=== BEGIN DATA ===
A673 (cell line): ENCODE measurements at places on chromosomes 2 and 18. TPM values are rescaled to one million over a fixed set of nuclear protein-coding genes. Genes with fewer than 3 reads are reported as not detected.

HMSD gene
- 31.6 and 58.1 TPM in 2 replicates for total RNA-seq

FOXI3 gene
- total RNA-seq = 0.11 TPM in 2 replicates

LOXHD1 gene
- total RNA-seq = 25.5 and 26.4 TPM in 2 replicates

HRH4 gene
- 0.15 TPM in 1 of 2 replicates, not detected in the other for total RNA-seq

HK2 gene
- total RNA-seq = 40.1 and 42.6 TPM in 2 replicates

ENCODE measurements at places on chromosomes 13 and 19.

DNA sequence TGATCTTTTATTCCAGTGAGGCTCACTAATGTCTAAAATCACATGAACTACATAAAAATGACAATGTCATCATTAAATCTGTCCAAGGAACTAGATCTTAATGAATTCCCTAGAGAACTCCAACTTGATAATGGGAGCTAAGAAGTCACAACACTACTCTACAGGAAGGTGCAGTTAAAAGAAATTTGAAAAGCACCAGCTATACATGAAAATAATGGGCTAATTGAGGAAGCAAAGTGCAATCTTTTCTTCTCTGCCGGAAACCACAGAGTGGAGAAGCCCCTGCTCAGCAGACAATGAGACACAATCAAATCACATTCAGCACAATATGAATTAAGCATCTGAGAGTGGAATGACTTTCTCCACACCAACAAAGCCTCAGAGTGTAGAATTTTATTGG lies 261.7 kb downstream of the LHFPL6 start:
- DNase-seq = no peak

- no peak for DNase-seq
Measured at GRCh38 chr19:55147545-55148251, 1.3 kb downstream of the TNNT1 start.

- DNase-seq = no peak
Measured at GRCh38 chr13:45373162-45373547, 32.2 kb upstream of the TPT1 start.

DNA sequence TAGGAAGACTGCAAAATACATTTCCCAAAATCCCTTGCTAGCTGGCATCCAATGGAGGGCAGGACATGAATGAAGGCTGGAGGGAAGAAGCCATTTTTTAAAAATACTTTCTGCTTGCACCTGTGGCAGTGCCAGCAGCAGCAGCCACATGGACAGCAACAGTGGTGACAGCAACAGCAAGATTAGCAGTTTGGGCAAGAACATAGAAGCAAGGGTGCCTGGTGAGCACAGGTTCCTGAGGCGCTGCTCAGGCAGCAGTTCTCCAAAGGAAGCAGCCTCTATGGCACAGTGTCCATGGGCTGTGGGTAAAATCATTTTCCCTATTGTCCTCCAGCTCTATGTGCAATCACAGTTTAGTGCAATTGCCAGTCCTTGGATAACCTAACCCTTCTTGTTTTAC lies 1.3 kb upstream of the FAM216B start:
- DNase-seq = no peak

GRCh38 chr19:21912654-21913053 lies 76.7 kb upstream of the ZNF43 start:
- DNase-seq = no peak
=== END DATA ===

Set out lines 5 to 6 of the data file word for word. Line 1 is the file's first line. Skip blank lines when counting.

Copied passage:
- total RNA-seq = 0.11 TPM in 2 replicates

LOXHD1 gene